G-day for j-schoolers

For many j-schoolers, graduation day will be here before you know it.  Here’s a few things you can do to improve your game before G-day hits.

Mark S. Luckie of 10,000 Words recently posted a list of eight things newbie journalists should do before they graduate. See his list below, with a bit of colour commentary from me. [Full disclosure: My graduation day is in exactly 37 days and I have done
almost none of these things, but I swear I will finish them all by
1. Create a portfolio

It doesn’t have to be anything fancy, but your work, whether it’s print or video, should be available online. It’s an easy way for potential employers to see what you can do, and it’s a great way to showcase those new media/web skills that every employer seems to want these days.

2. Blog

In Luckie’s words, “you should have been blogging the first day you set foot on campus,” but if you haven’t, you should start. Now. I once heard an editor say that he would be very hesitant to hire a new recruit that didn’t keep at least a personal blog. It shows that you’re capable of thinking critically about something, that you can stay committed to a project, and (hopefully) that you can write consistently well on a regular basis. I would also recommend getting active on Twitter.

3. Use those business cards

You know all of those business cards collecting dust at the back of your desk drawer? Why not try emailing those people to see if they are hiring? Or ask if you can get together for an information interview.

4. Get a new wardrobe

Every day I wish that my collection of old band T-shirts and ripped jeans would be appropriate for office work, but alas, that’s rarely the case. Journalism does tend to be an industry that’s more casual than business when it comes to attire, but you still need to look polished and professional. Chances are you aren’t going to have the cash to drop on a new wardrobe right out of the door, so my advice would be to invest in a few key pieces and then fill in the gaps later. A suit is a must (or at least a nice blazer) and hunt to find a pair of comfortable dress shoes.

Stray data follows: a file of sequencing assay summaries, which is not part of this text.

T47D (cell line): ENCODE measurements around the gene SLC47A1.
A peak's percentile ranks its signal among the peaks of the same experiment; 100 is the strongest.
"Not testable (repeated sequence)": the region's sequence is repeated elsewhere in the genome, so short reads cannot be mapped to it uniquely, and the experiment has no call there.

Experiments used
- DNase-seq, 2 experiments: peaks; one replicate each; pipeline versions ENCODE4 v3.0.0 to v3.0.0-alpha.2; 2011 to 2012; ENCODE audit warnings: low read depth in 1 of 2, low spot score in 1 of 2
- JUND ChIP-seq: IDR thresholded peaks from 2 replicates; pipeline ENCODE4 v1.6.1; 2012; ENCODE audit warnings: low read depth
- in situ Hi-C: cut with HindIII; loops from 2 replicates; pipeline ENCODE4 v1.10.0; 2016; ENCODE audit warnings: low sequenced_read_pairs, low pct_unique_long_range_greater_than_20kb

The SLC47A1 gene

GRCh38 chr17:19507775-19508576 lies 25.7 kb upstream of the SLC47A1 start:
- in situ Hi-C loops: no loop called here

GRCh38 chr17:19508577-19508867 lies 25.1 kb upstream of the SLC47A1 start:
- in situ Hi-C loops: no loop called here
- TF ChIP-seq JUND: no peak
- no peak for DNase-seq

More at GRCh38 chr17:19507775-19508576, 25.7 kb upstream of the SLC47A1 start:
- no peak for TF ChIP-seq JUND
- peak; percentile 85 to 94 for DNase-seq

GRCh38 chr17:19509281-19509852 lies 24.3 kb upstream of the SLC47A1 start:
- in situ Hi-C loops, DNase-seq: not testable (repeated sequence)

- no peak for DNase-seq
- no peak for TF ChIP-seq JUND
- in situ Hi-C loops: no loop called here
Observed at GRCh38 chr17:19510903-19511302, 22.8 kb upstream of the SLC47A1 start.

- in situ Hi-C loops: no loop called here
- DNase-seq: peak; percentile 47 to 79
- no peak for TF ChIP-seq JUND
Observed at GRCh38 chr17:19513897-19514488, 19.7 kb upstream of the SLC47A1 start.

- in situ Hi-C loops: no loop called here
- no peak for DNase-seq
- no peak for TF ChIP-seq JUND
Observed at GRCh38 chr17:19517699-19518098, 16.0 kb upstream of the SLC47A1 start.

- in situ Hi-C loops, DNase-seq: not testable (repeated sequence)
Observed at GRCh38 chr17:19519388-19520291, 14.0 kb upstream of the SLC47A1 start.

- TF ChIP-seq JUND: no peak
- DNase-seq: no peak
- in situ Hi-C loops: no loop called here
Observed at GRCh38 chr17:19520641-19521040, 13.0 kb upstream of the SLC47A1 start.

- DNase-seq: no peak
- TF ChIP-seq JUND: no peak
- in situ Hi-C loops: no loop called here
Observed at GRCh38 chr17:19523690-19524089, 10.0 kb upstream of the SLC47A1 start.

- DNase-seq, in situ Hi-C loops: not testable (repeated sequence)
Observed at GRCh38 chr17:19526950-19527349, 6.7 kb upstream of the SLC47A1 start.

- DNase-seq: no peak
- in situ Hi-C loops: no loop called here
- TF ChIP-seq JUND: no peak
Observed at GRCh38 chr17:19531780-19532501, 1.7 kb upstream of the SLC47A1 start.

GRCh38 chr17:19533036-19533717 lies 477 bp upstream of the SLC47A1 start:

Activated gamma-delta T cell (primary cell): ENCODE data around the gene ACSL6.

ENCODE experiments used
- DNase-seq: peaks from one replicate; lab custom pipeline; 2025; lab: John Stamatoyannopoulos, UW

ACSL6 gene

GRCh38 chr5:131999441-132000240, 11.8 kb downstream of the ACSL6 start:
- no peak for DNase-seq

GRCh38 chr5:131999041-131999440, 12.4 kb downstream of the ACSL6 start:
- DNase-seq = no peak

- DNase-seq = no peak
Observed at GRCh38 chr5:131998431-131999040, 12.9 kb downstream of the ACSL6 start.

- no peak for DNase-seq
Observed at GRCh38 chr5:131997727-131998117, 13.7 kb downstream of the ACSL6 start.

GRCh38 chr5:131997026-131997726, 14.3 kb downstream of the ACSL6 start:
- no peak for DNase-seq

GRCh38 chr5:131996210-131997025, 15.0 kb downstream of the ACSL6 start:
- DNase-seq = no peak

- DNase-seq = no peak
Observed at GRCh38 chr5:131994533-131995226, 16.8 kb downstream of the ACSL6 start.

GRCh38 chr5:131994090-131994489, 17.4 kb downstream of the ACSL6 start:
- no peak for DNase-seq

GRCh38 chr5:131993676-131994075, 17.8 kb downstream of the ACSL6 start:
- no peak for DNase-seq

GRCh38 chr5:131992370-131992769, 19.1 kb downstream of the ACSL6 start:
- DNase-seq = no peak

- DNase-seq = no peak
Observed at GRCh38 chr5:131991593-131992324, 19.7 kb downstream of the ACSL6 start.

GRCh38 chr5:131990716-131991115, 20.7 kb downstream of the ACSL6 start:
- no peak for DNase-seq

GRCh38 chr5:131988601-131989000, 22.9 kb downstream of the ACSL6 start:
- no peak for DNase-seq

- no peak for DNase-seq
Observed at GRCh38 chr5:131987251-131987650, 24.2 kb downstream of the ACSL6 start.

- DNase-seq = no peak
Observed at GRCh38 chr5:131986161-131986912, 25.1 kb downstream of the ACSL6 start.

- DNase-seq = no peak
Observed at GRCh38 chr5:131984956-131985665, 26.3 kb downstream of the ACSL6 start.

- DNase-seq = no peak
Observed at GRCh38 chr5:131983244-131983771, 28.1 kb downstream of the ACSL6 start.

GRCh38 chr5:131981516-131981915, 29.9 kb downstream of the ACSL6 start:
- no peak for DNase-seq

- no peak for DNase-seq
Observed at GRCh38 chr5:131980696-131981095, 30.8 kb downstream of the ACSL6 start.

5. Clean up your social network profiles

Nothing is ever totally private on the internet. Ask friends to remove Facebook photos or tweets that make you look like an idiot (and refrain from posting them yourself). Your future career will thank you.

6. Talk to your professors

Chances are you have a whole arsenal of professors (and maybe even some industry buddies) who are willing to help you out. Take advantage of this. They might be able to tip you off to some internal job postings, or set you up for a meeting with an editor. And make sure to get a reference before you’re out the door.

7. Band together

Are all your friends unemployed? Luckie suggests getting together and creating something new. “The best, most innovative projects were started by an unemployed journalist,” he wrote. What have you got to lose?

8. Have a plan B

We’ve all got it. Things are better now than they were a year ago, yes, but it’s still smart to begin entertaining the notion that you could be happy doing something else.